07/03/2017 - 13:51

Artist in residence with Johannes Pannekoek

07/03/2017 - 13:51

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The decision to sell his commercial business was the first of many steps into the unknown Johannes Pannekoek has taken in his pursuit of a career in art.

Johannes Pannekoek likes to challenge himself by creating unique shapes. Change Ahead II is made from corten steel and is part of this year’s Sculpture by the Sea at Cottesloe beach. Photo: Attila Csaszar

The decision to sell his commercial business was the first of many steps into the unknown Johannes Pannekoek has taken in his pursuit of a career in art.

That was just more than a decade ago, and the initial decision has been validated many times, with the Gooseberry Hill-based Mr Pannekoek having won numerous accolades, a permanent spot for one of his pieces near the Sydney Harbour Bridge, as well as being selected to showcase at the annual Sculpture by the Sea in Cottesloe for the fifth time.

Sponsored by Rio Tinto and Alcoa of Australia, the 13th Sculpture by the Sea opened last Friday, with Mr Pannekoek one of 78 artists from 16 countries exhibiting at Cottesloe Beach this year.

Driven to create unique shapes, Mr Pannekoek uses a rolling machine, welders, grinders and a two-tonne crane to bring his ideas to life.

He said his corten steel piece Change Ahead II, which is currently erected near the Indiana Tea Rooms, was a smaller version of a work he entered into the Bondi Sculpture by the Sea last year, at which he won the prestigious $60,000 Aqualand Sculpture Award.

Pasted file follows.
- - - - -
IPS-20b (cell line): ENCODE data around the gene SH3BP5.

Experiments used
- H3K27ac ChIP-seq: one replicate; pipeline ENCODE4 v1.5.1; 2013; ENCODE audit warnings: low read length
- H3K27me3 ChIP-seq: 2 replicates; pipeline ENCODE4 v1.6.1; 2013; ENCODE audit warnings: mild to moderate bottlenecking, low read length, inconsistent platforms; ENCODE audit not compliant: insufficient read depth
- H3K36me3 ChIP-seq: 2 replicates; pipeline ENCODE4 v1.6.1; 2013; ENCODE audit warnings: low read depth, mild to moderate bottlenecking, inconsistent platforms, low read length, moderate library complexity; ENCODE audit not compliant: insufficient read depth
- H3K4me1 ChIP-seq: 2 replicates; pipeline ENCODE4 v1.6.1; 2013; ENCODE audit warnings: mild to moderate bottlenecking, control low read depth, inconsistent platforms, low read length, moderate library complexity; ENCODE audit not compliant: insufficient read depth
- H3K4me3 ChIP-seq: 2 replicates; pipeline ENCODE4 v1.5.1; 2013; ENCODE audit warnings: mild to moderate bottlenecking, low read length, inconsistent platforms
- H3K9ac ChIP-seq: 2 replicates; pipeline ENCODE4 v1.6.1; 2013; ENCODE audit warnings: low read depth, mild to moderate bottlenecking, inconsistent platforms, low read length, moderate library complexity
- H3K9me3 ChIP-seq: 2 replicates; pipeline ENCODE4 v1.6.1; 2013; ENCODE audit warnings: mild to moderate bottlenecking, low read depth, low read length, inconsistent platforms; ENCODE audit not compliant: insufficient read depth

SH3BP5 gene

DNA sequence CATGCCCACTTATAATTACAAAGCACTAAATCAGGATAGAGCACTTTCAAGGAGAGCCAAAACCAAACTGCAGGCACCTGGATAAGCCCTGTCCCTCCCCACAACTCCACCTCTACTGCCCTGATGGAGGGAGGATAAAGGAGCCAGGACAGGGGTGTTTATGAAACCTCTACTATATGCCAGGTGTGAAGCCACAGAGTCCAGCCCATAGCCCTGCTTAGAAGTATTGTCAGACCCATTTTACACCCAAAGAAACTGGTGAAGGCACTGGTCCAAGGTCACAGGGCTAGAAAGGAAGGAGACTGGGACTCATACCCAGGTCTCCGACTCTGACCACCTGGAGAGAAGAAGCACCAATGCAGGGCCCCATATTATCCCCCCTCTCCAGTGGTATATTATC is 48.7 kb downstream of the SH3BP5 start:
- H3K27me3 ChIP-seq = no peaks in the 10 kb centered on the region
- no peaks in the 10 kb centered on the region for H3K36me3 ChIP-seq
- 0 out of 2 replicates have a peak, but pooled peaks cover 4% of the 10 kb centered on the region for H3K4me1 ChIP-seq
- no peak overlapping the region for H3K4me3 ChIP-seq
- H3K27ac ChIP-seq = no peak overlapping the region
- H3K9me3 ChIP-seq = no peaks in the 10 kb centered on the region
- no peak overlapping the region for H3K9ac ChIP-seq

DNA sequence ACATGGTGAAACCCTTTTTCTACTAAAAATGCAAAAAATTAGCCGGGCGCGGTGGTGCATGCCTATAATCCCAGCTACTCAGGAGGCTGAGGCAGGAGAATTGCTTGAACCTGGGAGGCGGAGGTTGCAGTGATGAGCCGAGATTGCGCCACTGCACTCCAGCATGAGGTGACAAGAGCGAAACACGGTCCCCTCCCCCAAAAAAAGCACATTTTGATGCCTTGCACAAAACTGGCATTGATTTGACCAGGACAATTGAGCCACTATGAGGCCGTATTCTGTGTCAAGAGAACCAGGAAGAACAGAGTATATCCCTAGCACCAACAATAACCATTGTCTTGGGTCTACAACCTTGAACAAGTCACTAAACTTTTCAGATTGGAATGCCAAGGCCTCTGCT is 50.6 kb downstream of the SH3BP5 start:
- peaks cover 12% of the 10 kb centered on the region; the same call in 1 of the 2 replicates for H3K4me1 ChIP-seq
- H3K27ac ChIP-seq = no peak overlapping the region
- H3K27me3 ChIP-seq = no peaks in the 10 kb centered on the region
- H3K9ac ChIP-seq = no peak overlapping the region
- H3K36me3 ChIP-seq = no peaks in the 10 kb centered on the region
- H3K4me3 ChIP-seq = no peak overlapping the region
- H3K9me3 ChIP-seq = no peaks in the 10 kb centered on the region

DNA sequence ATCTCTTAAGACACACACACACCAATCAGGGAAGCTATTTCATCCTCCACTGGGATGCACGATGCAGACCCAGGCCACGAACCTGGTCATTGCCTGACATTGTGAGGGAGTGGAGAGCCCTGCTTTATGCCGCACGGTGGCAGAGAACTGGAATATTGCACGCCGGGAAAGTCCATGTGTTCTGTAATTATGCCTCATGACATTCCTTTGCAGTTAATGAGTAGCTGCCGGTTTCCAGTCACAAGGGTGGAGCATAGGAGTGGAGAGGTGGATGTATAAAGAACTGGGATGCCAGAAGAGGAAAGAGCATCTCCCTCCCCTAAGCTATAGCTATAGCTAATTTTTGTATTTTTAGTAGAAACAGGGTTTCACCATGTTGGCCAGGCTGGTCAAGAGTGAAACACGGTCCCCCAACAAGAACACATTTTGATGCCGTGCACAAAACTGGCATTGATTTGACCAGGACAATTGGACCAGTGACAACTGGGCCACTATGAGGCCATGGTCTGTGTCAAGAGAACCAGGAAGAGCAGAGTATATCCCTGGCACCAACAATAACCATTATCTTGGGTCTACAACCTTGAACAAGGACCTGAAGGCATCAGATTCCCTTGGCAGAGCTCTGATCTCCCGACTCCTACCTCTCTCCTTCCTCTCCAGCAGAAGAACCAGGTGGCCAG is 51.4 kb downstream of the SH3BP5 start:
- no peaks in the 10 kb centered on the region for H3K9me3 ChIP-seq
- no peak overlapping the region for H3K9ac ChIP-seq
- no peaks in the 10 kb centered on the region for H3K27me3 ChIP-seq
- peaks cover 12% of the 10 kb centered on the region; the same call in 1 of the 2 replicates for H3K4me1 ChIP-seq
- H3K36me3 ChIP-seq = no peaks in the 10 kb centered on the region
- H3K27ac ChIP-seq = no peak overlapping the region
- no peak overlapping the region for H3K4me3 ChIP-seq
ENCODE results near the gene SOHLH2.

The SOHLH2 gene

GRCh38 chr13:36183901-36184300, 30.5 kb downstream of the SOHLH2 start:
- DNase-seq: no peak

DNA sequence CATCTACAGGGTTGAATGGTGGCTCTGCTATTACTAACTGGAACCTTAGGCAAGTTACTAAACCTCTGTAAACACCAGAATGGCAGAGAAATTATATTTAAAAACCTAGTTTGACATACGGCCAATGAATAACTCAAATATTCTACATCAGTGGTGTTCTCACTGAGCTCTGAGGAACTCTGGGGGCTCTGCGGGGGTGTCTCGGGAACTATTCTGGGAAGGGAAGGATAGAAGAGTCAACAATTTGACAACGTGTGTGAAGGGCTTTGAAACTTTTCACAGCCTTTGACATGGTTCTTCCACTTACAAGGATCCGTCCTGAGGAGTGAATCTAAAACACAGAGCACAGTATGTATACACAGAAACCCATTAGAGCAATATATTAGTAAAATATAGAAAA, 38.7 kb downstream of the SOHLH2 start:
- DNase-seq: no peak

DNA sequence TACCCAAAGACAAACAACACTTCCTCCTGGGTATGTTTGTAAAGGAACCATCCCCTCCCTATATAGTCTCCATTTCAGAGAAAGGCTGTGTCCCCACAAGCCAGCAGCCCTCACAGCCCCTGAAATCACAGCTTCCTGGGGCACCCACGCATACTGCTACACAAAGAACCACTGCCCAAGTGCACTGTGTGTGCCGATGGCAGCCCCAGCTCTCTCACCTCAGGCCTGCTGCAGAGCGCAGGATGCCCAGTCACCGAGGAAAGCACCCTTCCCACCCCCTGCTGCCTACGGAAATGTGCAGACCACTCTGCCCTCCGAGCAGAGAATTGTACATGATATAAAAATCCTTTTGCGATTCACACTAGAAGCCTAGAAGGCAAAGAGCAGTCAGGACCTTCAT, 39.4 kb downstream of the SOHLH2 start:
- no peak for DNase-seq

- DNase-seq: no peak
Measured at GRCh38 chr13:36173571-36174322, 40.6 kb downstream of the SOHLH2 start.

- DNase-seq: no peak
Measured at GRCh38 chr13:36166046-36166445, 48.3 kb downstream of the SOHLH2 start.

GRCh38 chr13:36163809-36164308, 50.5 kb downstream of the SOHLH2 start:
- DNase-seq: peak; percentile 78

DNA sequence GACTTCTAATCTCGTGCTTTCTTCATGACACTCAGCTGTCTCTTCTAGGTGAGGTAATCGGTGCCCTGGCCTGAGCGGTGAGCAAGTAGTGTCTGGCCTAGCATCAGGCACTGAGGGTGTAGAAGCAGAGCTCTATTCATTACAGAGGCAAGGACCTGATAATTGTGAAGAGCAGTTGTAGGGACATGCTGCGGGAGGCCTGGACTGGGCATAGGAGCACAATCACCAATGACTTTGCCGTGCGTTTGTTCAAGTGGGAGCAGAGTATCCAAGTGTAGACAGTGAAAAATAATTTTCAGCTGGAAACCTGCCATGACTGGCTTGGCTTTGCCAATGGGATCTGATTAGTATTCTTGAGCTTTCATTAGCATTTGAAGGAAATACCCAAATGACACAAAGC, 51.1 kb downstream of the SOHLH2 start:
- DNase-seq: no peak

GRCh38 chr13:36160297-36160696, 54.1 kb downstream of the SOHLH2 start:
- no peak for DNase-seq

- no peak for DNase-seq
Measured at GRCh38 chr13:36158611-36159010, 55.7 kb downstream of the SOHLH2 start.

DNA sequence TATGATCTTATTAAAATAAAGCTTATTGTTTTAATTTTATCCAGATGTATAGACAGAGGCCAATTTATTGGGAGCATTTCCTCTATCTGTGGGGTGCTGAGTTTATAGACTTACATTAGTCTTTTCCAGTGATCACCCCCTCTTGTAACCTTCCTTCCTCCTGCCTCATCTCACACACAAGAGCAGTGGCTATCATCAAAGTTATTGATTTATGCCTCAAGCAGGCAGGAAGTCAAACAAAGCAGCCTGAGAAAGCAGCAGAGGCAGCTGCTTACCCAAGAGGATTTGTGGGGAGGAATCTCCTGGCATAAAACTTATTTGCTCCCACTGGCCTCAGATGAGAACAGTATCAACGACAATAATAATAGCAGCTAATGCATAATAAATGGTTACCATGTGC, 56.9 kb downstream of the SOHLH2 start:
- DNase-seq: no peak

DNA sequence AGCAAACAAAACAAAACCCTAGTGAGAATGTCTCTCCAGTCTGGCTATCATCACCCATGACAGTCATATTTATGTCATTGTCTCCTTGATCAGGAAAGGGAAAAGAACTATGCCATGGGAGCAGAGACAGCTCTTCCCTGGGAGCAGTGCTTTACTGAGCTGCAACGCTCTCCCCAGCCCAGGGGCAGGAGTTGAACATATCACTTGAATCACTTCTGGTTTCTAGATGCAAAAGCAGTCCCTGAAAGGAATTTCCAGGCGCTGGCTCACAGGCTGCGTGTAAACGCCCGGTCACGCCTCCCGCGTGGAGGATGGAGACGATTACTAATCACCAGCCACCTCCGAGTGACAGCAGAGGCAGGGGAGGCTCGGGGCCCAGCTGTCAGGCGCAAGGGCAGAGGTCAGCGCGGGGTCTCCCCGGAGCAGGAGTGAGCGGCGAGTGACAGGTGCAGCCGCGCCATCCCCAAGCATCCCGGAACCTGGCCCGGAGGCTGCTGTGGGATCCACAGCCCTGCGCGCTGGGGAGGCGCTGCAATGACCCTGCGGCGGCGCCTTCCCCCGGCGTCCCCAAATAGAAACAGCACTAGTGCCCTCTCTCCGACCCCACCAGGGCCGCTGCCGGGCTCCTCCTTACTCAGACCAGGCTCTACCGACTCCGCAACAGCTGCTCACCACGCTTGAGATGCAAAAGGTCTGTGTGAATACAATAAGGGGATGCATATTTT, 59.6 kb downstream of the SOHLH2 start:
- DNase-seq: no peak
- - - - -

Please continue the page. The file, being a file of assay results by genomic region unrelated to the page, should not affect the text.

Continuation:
The sculpture was then gifted to the North Sydney Council for placement along the Sydney Harbour foreshore.

“I always wanted to transition back to art,” Mr Pannekoek told Business News.

“I was born an artist. I could draw things backwards and blindfolded and it was wonderful when I was younger and free.

“We seem to get conditioned in life and education for the need of income. I was going to be an engineer and did at degree at UWA.”

Mr Pannekoek now splits his time between his brother’s business and his art, which he soon plans to do full-time.

Mr Pannekoek has participated in the Cottesloe sculpture event for the past four years, selling 80 per cent of his work.

He also made four sales last year, including a commission for the newly opened Crown Towers, where his piece Life Stream sits outside the main entrance. 

“You can make a living if you’re smart about it, having half a commercial brain helps,” Mr Pannekoek said.

“You have to invest to make an art piece.

“And I think you’ve got to be slightly crazy to do what we do; you’re never guaranteed of a sale.

“But it makes life a little worth living.”

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